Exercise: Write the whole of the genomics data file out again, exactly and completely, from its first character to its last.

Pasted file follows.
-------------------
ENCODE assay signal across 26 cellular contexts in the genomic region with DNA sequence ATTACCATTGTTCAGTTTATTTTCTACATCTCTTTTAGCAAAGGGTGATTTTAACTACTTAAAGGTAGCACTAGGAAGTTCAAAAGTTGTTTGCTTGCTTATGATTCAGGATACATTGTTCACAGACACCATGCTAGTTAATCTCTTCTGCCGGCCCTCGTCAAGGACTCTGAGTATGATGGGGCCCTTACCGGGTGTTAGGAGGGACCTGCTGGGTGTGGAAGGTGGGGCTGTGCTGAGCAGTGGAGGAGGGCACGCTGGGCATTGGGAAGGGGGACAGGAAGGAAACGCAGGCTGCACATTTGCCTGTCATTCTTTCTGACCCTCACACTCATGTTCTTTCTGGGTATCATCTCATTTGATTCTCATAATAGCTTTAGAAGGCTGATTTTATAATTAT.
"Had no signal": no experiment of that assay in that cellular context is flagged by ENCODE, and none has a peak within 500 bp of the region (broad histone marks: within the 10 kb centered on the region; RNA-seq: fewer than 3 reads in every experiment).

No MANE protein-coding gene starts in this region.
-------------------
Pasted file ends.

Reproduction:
ENCODE assay signal across 26 cellular contexts in the genomic region with DNA sequence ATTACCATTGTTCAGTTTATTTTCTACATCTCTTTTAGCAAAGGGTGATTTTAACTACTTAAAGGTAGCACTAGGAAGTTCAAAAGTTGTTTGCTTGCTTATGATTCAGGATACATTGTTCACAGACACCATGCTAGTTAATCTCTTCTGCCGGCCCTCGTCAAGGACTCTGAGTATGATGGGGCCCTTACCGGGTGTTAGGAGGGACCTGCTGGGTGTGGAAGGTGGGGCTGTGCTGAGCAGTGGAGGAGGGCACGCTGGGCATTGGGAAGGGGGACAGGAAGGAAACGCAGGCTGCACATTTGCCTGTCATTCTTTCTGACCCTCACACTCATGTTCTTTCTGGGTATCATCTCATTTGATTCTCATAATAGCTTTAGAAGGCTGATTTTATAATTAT.
"Had no signal": no experiment of that assay in that cellular context is flagged by ENCODE, and none has a peak within 500 bp of the region (broad histone marks: within the 10 kb centered on the region; RNA-seq: fewer than 3 reads in every experiment).

No MANE protein-coding gene starts in this region.